Galería de la Raza is proud to continue with Studio 24 Presents, a series of window installations and displays by local artists to be featured at our new administrative offices. By effectively utilizing our corner space (the corner of 24th and Bryant Streets) and large windows, Studio 24 Presents will be an extension of our public art programming, which includes the Digital Mural Project billboard on Bryant Street. This program will provide an opportunity for artists to interact with the general public by inserting a bit of whimsy into the everyday, whether it be strolling down 24th Street or waiting for MUNI.
Studio 24 Presents also offers visual artists another point of entry into the organization, apart from Galería’s institutional exhibition programs. This new program seeks to raise the visibility of artists and promote artwork sales, providing both the artists and the organization new opportunities for economic sustainability.
We are delighted to introduce the third artist for this program with artist Natalia Anciso.
Works for sale: price list >>
Public programs to be announced soon in association with the exhibition
Event on Facebook >>
Artist website >>
About her work:
“Growing up, I heard stories about the ‘Rinches,’ who often took the law into their own hands and lynched Tejanos along the Border. Having not learned this in my Texas History books through high school, I would later discover that the ‘Rinches’ were the Texas Rangers. In graduate school, I decided to do further research on lynchings of Mexicans and Tejanos. However, I found it very hard to find information or photos of these lynchings specific to Texas. It was as if these events were erased from Texas history, despite the fact that these events were indeed lived, and that knowledge of these events were passed on within the consciousness of Tejanos, generation by generation.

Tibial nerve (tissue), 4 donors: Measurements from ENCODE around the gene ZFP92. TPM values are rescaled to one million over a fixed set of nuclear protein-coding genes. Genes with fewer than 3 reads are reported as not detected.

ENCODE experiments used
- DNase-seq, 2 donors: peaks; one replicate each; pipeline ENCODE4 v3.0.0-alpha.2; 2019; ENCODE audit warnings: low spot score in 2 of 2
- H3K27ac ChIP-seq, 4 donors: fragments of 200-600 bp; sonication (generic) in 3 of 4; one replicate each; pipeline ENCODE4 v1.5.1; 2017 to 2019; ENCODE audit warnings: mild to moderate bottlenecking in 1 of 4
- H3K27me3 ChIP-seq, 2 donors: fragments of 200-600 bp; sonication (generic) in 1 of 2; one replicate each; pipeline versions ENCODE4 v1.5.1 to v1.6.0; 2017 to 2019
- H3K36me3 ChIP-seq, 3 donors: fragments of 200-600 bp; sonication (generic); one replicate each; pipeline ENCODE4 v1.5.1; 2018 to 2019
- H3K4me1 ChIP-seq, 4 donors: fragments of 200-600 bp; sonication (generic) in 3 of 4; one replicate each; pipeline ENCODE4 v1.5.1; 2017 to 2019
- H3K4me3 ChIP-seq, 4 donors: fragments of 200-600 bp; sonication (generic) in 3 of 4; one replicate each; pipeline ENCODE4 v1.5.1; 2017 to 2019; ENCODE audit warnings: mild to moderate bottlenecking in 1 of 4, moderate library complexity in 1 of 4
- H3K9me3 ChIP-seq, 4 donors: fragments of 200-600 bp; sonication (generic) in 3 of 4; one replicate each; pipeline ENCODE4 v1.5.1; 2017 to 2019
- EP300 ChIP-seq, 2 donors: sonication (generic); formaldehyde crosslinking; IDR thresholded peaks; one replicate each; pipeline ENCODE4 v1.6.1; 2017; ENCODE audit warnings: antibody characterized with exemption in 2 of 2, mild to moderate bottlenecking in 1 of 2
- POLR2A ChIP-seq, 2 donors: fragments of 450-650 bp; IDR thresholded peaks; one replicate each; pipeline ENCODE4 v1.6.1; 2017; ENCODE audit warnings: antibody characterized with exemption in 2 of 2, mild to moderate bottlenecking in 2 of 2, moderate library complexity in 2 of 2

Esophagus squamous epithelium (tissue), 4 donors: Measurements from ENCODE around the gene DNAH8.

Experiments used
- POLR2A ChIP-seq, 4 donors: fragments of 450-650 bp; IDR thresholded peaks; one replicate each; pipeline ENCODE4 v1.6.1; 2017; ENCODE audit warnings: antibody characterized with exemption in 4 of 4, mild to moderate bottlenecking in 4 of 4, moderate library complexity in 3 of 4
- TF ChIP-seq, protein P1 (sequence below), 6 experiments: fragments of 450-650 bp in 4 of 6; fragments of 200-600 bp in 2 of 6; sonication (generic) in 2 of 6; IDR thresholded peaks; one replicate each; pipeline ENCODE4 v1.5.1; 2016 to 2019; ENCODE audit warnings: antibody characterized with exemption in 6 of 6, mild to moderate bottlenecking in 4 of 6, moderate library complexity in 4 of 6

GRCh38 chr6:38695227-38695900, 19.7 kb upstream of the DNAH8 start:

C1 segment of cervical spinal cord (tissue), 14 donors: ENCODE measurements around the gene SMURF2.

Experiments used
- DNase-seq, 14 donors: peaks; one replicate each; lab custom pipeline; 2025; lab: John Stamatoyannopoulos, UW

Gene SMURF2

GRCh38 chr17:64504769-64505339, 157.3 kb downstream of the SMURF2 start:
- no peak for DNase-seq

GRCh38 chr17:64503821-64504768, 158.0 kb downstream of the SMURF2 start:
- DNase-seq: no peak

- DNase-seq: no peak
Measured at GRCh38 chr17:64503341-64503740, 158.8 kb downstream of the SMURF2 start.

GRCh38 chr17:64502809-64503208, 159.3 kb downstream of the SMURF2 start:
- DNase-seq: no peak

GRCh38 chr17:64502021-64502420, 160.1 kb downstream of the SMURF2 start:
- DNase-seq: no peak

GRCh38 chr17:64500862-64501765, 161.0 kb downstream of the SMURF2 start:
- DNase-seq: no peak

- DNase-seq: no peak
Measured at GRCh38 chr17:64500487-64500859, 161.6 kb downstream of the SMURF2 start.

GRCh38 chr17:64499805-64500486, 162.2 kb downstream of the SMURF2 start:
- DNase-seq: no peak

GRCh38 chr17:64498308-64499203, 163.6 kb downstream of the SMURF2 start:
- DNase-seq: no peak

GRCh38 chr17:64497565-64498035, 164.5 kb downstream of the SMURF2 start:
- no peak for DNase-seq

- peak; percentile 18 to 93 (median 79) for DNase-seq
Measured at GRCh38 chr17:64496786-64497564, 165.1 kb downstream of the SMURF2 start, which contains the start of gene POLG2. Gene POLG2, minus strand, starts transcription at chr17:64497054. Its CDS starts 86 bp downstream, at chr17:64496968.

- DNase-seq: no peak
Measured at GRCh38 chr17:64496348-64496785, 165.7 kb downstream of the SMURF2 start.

The Pinches Rinches series recontextualizes a history along the border that has been lost. Drawing from both historical references and stories of my own family, I give testimony and retell the forgotten history of my native borderlands, the Rio Grande Valley.”
About the artist:
Natalia Anciso is a Chicana-Tejana visual artist and educator. Born in Weslaco and raised in Mercedes, hardscrabble towns in the Lower Rio Grande Valley of Deep South Texas, she received her BA in Studio Art from The University of Texas at Austin in 2008. Anciso recently earned an MFA from the California College of the Arts in San Francisco. Over the past few years, she has taught art to a diverse array of youth through non-profit organizations, ranging from the Oakland Leaf Foundation's Urban Arts Program in the Fruitvale District of East Oakland to the Summer Institute for the Gifted at the University of California, Berkeley. She worked most recently as the Art Director for the Mission Clubhouse of the Boys & Girls Clubs of San Francisco. She currently lives in Oakland and works primarily out of the East Bay.
Natalia Anciso creates art predicated on realities and legends of her upbringing. Her works are visual records of family, community, and border culture along her native Rio Grande. These Borderlands are currently ravaged by poverty, human trafficking, and the escalating Mexican Drug War. The Rio Grande cuts one land and people in two, like a wound, bleeding a legacy of pain, tears, and struggle that have beset the area for generations. Anciso’s family has resided in this geographic territory for four generations.
Anciso researches vernacular arts like pano arte, handkerchief art believed to have emerged from Chicano prisoners in the 1940s, and the huipil, embroidered Mayan textiles worn by indigenous women in Southern and Central America. These art forms are reconfigured to tell contemporary stories of life along the Texas/Mexico border. Juxtaposing beautifully colored, watercolor-drawn images of flowers indigenous to Texas against stark, monochromatic media images, meticulously rendered in pen, Anciso offers the beauty of home against grisly depictions of the Mexican Drug War. Using these tools on domestic textiles such as handkerchiefs, pillowcases, and bed sheets, Anciso's work examines psycho-political struggles of life along La Frontera.